Recommended Results

High temperature tribological behavior of advanced hard coatings for cutting tools

High temperature tribological behavior of advanced hard coatings for cutting tools

Introduction

The new generation of hard coatings for cutting tools for modern machining and drilling applications shows excellent wear and abrasion resistance even at high temperatures and in harsh environment [1]. These coatings, based often on AlTiN, are finding their way into many demanding applications. The coatings have very high hardness (up to 35 GPa) and Young’s modulus (up to ~500GPa). Before putting these coatings in real life conditions, their wear and abrasion resistance as well as their hardness and adhesion must be measured. There is a number of tests that simulate the real working conditions which are crucial for end-user.

However, one of the first steps in development of these coatings is standardized pin-on-disk testing because it offers well defined environment and controlled testing conditions (applied load, rotating speed, number of laps, etc.). The pin-on-disk (see Fig. 1 for Anton Paar Pin-on-disk tribometer) tests have been an indispensable part of research and development of many hard and protective coatings in the past.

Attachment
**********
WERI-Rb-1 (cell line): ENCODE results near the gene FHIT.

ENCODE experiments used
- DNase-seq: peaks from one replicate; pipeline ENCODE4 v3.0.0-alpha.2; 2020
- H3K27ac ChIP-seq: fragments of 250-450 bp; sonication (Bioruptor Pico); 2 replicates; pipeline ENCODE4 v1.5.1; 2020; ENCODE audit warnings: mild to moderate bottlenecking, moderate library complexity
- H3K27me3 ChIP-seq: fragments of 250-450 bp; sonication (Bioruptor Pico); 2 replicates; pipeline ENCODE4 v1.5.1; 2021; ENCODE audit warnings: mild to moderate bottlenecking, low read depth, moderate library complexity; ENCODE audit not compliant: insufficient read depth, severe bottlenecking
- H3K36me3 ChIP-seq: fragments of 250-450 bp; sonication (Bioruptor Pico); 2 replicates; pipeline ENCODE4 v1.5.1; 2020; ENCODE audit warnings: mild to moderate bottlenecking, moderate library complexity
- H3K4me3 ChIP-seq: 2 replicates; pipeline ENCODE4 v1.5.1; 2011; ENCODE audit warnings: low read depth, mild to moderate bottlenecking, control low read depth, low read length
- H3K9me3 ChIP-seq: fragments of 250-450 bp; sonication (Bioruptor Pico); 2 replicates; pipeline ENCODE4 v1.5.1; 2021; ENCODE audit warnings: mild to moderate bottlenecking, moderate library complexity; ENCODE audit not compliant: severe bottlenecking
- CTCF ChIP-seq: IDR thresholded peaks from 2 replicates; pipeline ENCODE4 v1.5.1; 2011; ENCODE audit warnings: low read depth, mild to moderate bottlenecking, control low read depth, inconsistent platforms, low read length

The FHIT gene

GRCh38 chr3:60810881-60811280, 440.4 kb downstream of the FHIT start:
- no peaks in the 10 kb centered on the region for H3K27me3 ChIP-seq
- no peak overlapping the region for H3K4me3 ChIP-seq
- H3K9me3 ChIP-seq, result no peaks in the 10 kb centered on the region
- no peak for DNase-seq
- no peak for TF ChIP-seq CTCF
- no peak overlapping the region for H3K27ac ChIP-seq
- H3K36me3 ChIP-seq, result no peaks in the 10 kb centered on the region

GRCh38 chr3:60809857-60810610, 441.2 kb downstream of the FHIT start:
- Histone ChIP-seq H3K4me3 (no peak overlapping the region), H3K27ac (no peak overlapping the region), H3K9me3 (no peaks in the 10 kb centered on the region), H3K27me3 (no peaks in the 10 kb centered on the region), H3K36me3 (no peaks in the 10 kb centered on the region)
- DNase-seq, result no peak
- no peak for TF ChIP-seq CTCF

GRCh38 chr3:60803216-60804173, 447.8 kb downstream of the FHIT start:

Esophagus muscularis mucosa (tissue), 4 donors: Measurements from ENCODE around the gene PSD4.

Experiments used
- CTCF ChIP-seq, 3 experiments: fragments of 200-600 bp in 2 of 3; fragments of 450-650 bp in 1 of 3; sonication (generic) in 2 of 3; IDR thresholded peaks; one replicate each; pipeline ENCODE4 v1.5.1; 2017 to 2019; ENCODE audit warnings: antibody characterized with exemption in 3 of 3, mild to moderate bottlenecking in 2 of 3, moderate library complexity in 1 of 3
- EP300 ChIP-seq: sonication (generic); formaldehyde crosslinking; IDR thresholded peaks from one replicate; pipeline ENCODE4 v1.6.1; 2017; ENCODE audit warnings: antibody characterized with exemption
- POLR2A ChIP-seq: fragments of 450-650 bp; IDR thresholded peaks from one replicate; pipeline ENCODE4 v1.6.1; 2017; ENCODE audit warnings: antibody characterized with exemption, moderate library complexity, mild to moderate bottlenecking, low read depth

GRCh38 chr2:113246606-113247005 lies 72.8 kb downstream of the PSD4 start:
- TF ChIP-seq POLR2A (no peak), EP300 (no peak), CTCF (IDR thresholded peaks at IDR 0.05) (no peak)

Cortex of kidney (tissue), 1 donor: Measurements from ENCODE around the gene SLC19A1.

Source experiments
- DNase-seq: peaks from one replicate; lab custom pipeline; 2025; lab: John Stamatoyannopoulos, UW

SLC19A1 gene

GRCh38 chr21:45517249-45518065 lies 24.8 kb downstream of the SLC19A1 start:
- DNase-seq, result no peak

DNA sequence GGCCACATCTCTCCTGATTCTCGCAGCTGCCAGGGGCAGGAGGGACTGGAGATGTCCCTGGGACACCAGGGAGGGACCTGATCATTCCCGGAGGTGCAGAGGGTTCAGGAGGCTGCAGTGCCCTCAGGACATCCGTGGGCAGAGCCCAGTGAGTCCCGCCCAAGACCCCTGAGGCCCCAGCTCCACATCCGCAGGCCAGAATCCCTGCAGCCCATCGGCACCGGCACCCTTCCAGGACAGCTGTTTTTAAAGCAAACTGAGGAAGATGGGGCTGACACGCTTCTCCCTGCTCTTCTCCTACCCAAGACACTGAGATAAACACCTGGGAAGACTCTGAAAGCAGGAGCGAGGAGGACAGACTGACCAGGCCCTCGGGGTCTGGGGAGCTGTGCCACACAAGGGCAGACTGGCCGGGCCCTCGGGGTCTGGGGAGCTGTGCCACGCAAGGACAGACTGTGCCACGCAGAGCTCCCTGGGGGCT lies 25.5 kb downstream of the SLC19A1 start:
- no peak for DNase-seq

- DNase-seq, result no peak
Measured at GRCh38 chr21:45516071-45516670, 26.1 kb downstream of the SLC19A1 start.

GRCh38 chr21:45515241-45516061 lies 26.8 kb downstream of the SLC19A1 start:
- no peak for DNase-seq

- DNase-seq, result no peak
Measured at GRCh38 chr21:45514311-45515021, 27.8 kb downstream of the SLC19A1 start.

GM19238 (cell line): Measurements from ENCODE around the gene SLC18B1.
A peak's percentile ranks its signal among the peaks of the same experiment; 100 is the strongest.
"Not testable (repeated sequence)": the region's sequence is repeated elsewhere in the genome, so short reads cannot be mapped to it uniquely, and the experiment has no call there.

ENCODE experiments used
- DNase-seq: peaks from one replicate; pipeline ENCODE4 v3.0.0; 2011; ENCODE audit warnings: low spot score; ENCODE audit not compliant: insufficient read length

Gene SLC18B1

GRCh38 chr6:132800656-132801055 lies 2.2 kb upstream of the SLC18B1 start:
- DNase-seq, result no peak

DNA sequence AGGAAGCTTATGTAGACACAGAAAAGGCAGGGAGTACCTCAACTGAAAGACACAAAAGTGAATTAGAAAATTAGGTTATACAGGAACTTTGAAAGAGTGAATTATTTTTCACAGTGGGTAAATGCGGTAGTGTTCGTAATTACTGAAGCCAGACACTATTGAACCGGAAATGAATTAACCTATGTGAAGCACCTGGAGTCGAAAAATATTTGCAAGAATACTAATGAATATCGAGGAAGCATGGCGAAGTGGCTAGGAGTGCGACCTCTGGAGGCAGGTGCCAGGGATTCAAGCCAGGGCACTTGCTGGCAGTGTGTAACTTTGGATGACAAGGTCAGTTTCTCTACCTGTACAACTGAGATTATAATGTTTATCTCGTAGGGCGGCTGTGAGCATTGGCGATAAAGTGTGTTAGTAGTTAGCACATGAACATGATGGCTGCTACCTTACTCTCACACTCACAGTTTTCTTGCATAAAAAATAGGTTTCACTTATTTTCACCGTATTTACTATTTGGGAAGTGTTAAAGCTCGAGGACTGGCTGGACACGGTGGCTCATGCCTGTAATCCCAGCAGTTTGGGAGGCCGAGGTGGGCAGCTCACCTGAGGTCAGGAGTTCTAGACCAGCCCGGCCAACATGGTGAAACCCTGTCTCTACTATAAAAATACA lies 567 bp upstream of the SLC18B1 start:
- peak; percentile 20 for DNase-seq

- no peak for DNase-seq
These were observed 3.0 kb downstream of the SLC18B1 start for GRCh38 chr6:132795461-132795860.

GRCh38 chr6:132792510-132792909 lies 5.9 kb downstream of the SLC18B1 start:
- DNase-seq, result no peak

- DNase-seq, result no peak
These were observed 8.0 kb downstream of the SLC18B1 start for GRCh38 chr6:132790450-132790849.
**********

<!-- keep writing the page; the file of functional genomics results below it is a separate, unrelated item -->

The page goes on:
Figure 1 – Anton Paar pin-on-disk tribometer for testing up to 400°C.


The new generation of extremely wear and abrasion resistant coatings, however, shows such high wear resistance that the common pin-on-disk tribological tests result in extremely low or almost non-measurable wear. For efficient tribological testing and determination of wear resistance of the new hard coatings it is therefore crucial to establish a valid set of room temperature and high-temperature wear test parameters.